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NSA and GCHQ mass surveillance violates EU law, study finds

Warwick Ashford

Mass internet surveillance by US and UK intelligence agencies violates European law, according to a study by two academics.

The authors of the study, Sergio Carrera of the Centre for European Policy studies and Francesco Ragazi of Leiden University, presented their findings to the European Parliament's Committee on Civil Liberties, Just and Home Affairs in Brussels. 

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They accused the intelligence services of the US, UK and other EU countries of violating European privacy and co-operation laws and urged the European parliament to take action.

Carrera and Ragazzi said the idea that espionage is a national prerogative has been used to deflect inquiries and urged MEPs to do everything in their power to break the wall of silence.

They said the EU parliament should threaten to block an EU-US free trade agreement if the NSA and GCHQ fail to disclose the full nature of their surveillance programmes, reports the Guardian.

Carrera and Ragazzi said MEPs should push EU countries to draft a "professional code for the transnational management of data".

They also called for a permanent body to oversee intelligence matters, and new EU laws to protect whistleblowers, such as Edward Snowden, and prevent internet firms giving data to intelligence agencies.

Facebook’s head of public policy, Erika Mann, was due to attend the EU hearing on Thursday but cancelled at the last minute citing agenda problems.

Ilkka Salmi, director of the EU Intelligence Analysis Centre spoke in a closed session, but according to one MEP said it was "natural" that intelligence services intercepted their own citizens' emails and phone calls.

In a session on the situation in the UK, David Bickford, former legal director of the MI5 and MI6, said the extent of gathering information has moved “exponentially” with the threat.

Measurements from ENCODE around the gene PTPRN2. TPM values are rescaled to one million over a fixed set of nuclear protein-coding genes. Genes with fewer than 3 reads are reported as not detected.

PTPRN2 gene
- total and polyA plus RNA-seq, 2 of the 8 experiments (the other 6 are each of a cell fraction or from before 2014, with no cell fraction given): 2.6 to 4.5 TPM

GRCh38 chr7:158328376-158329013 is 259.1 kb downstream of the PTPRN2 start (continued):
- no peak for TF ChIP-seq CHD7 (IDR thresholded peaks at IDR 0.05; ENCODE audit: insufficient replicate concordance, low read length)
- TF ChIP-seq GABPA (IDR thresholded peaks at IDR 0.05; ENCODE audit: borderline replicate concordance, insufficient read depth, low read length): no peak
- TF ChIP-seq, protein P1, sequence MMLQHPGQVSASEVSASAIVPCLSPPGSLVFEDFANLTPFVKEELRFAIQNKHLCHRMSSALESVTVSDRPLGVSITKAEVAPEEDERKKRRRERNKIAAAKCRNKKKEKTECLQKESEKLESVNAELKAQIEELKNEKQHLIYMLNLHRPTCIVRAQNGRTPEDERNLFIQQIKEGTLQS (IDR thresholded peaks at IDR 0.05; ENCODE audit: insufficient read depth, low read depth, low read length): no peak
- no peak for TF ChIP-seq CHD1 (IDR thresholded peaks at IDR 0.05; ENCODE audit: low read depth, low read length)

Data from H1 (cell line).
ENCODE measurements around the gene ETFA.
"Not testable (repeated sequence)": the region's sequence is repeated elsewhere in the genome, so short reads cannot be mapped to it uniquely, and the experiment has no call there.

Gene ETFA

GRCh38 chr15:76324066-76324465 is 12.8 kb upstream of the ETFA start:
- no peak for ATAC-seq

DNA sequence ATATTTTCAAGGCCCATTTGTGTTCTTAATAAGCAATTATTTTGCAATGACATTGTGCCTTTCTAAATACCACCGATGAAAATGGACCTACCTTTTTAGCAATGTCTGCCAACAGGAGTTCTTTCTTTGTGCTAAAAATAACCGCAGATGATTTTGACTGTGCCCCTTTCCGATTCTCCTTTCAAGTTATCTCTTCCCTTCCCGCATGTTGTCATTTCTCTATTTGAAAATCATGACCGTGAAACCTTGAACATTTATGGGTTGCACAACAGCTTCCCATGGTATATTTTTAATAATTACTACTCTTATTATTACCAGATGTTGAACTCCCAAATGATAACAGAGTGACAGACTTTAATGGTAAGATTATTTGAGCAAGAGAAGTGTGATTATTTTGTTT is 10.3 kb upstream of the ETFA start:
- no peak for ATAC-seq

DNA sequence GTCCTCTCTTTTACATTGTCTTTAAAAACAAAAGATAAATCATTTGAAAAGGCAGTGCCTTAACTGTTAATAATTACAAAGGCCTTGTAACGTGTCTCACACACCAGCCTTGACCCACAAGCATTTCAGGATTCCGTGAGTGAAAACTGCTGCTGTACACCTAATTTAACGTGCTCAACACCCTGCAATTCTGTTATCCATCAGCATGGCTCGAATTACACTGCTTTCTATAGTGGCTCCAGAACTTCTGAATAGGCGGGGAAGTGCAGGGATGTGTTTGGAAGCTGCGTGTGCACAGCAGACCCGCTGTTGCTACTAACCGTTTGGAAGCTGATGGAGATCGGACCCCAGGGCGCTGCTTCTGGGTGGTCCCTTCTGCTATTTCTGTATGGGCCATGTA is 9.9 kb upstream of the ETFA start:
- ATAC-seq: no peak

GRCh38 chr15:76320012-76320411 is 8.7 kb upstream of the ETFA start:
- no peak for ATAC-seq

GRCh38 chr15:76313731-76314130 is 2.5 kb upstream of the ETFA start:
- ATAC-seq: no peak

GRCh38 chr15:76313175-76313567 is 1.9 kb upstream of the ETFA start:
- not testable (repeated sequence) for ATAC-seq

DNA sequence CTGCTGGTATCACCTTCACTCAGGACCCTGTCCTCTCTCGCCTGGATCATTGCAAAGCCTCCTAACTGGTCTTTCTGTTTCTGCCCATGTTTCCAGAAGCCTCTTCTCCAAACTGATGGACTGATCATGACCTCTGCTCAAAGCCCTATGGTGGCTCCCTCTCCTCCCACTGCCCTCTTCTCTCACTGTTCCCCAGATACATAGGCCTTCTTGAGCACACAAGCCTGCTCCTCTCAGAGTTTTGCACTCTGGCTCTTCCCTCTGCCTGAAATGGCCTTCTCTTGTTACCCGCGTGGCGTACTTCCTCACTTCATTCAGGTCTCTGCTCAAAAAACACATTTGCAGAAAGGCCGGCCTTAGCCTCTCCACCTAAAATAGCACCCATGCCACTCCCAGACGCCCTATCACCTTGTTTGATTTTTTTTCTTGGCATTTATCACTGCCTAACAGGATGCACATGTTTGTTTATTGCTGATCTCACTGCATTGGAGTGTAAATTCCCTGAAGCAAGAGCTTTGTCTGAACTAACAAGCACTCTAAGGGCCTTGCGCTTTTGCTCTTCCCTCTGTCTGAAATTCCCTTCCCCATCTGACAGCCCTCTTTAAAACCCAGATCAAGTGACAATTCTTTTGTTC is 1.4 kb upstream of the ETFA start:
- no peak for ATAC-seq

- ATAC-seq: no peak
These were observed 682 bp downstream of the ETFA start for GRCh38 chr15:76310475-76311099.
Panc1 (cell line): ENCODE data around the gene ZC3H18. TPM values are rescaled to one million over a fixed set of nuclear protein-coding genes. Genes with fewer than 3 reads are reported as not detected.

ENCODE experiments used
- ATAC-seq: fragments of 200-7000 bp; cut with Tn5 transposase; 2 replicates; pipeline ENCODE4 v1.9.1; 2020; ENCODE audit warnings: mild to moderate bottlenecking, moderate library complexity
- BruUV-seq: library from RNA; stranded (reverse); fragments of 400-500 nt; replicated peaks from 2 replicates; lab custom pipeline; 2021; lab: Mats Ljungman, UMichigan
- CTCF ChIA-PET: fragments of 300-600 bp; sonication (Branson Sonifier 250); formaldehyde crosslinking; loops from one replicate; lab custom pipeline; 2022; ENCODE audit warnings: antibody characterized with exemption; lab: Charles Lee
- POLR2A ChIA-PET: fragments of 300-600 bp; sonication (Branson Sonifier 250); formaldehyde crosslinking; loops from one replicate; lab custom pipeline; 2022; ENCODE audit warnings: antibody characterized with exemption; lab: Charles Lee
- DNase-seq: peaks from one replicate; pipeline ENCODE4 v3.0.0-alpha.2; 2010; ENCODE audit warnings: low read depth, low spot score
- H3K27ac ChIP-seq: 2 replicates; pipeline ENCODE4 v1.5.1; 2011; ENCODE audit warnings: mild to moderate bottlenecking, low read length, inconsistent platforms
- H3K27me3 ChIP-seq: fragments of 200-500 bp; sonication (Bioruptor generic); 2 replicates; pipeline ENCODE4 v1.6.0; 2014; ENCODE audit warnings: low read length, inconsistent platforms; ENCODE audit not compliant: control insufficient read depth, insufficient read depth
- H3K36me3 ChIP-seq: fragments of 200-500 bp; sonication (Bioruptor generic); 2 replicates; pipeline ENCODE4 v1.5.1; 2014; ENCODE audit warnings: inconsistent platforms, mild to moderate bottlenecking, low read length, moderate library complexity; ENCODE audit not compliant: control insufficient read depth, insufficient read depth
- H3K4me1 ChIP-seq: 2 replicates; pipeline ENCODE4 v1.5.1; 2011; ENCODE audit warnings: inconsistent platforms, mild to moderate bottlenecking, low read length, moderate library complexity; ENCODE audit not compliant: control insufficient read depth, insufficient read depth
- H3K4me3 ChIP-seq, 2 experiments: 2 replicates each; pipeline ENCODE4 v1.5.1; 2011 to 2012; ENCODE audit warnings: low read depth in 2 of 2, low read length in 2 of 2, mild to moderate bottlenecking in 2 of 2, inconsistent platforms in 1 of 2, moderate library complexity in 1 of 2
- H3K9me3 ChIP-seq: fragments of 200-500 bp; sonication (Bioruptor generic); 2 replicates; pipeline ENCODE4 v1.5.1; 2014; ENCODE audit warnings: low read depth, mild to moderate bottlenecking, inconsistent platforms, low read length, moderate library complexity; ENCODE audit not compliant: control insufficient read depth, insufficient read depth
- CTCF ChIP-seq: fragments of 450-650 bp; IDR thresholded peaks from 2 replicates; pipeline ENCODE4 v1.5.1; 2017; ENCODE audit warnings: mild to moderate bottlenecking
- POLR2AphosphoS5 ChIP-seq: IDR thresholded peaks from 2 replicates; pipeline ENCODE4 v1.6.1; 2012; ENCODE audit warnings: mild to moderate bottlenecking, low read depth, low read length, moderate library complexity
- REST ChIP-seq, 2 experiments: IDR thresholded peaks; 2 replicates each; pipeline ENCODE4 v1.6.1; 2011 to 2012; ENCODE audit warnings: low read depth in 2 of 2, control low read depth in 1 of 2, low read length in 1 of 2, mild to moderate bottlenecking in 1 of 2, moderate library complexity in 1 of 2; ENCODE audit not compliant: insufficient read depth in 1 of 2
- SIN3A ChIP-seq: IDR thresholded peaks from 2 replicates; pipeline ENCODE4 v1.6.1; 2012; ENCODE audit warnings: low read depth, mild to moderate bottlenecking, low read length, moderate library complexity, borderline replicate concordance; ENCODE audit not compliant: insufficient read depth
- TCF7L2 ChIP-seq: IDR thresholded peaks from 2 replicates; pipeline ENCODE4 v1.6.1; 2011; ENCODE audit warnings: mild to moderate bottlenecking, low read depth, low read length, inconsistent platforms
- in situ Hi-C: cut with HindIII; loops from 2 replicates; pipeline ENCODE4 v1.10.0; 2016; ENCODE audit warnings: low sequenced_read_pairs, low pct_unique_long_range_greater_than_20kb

Bickford said there needed to be better control over the data gathering and profiling that is going on, but said there was no quick-fix solution, such as lots of new laws and regulations.

Gus Hosein, executive director at Privacy International, said the UK committees that are supposed to keep intelligence services in check, have become nothing more than “cheerleaders” for those spy agencies.

He said there had been no discussion of the NSA’s Prism surveillance programme or GCHQ’s Tempora fibre-optic tapping programmes by parliament’s Intelligence and Security Committee (ISC) prior to Snowden’s whistleblowing.

“The oversight model has failed, there needs to be a root and branch review of the laws,” he said.

At the same time as the hearing in Brussels, GCHQ director Iain Lobban, head of MI5 Andrew Parker, and head of MI6 John Sawers were responding to the first ever public questions from parliament’s Intelligence and Security Committee (ISC) in London.

All three said the current oversight system is working well and there was no pressing need to update technology-neutral laws as the principles of necessity and proportionality within the law were sufficient to guide the actions of the intelligence agencies.

Lobban denied that GCHQ’s surveillance programmes invaded anyone’s privacy, saying only those suspected of being a serious threat to UK security were investigated thoroughly with the appropriate authorisation in place.

Responding to the ISC hearing, Nick Pickles, director of Big Brother Watch, said it was surprising that while world leaders and international experts express concern about the scale of surveillance and the need to review the laws and policies involved, Lobban, Parker and Sawers think there is no need for reform.


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